Great Rust Removal Process (Incredibly Simple)...
Here's something I wanted to share with y'all. I tried a new rust removal technique using molasses. So the formula is this: 1 part (feed-grade) molasses - to 8 parts water. Drop in your most rusted parts for a couple days and whamo! No more rust. Then, throw away the mixture - right on your lawn! (the iron is good for grass).
Here is my South Bend's tailstock hand wheel. It has a fair amount of surface rust. And I let them soak for just 2 days. The "after" pictures speak for themselves. At $6 per gallon, it's WAY cheaper than Evaporust (although I have a LOT of love for that product). And it's way easier than electrolysis. And...the mixture lasts up to 6 months (from what I hear). Check out YouTube for videos.
I've tried molasses once. I wasn't terribly impressed with it, but the stuff I got was from a grocery store, so it wasn't the "feed grade" type. The grocery stuff has sulfates removed from it, or something of that sort. The feed grade is just straight mollasses with no additional processing done to it.
- it's cheap
- you can mix a lot of it for working on large parts. one guy on youtube is soaking whole automotive panels.
- it's slow. sometimes you have to soak for a week if the rust is more heavy.
- it smells kind of weird
- it does leave the converted rust residue, which looks kind of black/gray. So additional scrubbing/sanding is required to get shiny metal out of it.
- the part should be grease/paint free. But same goes for Evaporust.
By the way, have you ever tried muriatic acid for rust removal? You can get this stuff at Lowe's. It's basically diluted hydrochloric acid. This stuff will remove rust almost instantly. You dip the part in, you take it out, and the rust is gone. Then you throw the part in some clean water to neutralize the acid. The speed of the process is very impressive. However, there are downsides because it's dangerous to work with. You don't want to get this stuff on your hands, and you don't want to breathe the vapors in. So good chemical gloves are a must, and working outside is a must. Another thing I read is that the acid removal methods, like muriatic acid, molasses or naval jelly, can effect the steel, and lead to "hydrogen embrittlement". Search the net for more information on that. Apparently the acid can get absorbed inside the steel and make it brittle.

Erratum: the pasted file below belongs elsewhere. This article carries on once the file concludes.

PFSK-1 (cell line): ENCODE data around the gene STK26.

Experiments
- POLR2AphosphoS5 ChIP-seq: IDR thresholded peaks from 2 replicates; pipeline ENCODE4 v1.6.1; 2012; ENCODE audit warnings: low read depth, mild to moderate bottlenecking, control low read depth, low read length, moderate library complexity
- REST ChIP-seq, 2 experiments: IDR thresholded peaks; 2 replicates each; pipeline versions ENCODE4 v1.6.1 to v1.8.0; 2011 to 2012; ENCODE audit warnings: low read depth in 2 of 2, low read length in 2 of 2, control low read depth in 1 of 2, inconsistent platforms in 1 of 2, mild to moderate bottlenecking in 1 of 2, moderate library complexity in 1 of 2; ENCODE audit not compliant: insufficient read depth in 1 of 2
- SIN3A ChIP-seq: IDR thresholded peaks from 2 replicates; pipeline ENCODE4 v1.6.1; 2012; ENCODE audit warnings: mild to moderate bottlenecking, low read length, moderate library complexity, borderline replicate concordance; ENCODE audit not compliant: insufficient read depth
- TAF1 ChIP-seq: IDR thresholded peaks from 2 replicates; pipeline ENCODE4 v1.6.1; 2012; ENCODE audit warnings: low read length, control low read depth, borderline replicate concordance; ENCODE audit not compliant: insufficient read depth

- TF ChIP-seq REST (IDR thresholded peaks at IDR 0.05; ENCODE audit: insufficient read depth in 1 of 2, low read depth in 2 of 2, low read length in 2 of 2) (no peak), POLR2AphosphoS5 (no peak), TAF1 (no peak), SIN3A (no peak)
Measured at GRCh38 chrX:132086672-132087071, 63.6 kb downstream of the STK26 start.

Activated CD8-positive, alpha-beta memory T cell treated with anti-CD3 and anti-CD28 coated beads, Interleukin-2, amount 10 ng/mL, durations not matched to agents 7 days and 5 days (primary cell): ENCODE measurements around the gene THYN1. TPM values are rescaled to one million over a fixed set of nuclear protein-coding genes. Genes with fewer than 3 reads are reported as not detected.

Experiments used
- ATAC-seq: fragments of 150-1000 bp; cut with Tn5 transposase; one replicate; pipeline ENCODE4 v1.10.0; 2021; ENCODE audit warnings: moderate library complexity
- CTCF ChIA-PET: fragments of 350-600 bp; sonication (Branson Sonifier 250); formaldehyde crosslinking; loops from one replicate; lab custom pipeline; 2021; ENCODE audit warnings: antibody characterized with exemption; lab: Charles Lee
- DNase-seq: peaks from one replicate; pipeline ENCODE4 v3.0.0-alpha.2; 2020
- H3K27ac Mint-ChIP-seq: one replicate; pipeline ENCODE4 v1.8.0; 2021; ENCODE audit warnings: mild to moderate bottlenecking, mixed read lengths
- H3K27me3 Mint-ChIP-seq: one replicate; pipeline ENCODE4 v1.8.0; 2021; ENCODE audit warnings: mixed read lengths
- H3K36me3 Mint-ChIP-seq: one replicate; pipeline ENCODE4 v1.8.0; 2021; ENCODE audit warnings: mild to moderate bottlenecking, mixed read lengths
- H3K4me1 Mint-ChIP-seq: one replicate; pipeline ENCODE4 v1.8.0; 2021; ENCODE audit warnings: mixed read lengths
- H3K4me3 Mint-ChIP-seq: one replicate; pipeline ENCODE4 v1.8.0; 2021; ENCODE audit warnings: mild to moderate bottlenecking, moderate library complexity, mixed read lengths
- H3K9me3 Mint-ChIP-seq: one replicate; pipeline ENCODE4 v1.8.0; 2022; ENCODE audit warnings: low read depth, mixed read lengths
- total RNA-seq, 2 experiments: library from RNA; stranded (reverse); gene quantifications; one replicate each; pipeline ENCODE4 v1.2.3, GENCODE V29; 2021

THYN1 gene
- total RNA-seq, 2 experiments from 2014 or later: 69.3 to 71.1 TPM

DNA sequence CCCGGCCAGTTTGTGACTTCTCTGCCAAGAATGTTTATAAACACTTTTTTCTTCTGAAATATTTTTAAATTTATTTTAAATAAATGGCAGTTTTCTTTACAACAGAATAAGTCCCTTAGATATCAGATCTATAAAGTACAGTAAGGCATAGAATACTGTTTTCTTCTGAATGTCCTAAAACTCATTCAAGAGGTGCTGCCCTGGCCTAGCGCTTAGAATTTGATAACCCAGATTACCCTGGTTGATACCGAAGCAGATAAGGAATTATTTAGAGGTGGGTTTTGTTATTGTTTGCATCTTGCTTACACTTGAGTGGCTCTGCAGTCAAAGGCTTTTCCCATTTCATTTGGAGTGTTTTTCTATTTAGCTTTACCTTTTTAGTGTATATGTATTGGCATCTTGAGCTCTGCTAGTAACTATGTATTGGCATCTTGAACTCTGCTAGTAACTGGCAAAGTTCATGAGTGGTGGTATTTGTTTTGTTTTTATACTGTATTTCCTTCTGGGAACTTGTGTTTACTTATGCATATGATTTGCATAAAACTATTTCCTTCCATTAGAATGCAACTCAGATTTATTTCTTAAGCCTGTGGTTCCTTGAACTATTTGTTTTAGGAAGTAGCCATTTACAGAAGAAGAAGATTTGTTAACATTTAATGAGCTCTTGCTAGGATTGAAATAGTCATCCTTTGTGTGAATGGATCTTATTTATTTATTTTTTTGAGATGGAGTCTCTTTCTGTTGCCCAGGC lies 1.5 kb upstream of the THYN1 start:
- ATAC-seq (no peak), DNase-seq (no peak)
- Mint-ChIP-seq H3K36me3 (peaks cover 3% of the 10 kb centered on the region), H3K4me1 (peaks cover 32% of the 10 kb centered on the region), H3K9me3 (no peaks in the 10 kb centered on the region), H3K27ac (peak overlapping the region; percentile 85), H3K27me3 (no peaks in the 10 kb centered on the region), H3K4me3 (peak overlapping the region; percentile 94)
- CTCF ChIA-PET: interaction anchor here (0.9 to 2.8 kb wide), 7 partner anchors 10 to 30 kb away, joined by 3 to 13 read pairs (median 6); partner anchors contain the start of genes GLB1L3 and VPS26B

Anyways, the point is that it might be a better choice to use more than one rust removal method, depending on the type of part one is trying to derust. Each method has it's pros and cons. The molasses is great for large parts, electrolysis for medium to large parts, Evaporust for small parts, naval jelly for parts you can't soak, muriatic acid for small to medium parts for instant rust removal at the expanse of working with a not so friendly acid. Then there are always abrasives when all else fails. And if you can't get the rust off, well then paint over it with some POR-15.
Thanks, Brad, nice tip; probably need to do that for some of my tools as well
Pressure blasting would be an abrasive and deserves some publicity. No chemicals to work with and no messy liquid cleanup and disposal problems. Not always so good for sheetmetal, but the best for chunky shapes.
Originally Posted by iron_junkie
I was just thinking, a thin veneer of rust isn't necessarily a show stopper except for cosmetics. After reading what Iron Junkie said, I'd hate to have any side effects of brittle metal. I've seen some mainline rails, laid before WWII on the old Pennsylvania Railroad, now CSX, in Washington, DC that have had trains rolling over them for 80 years and the rails never rusted through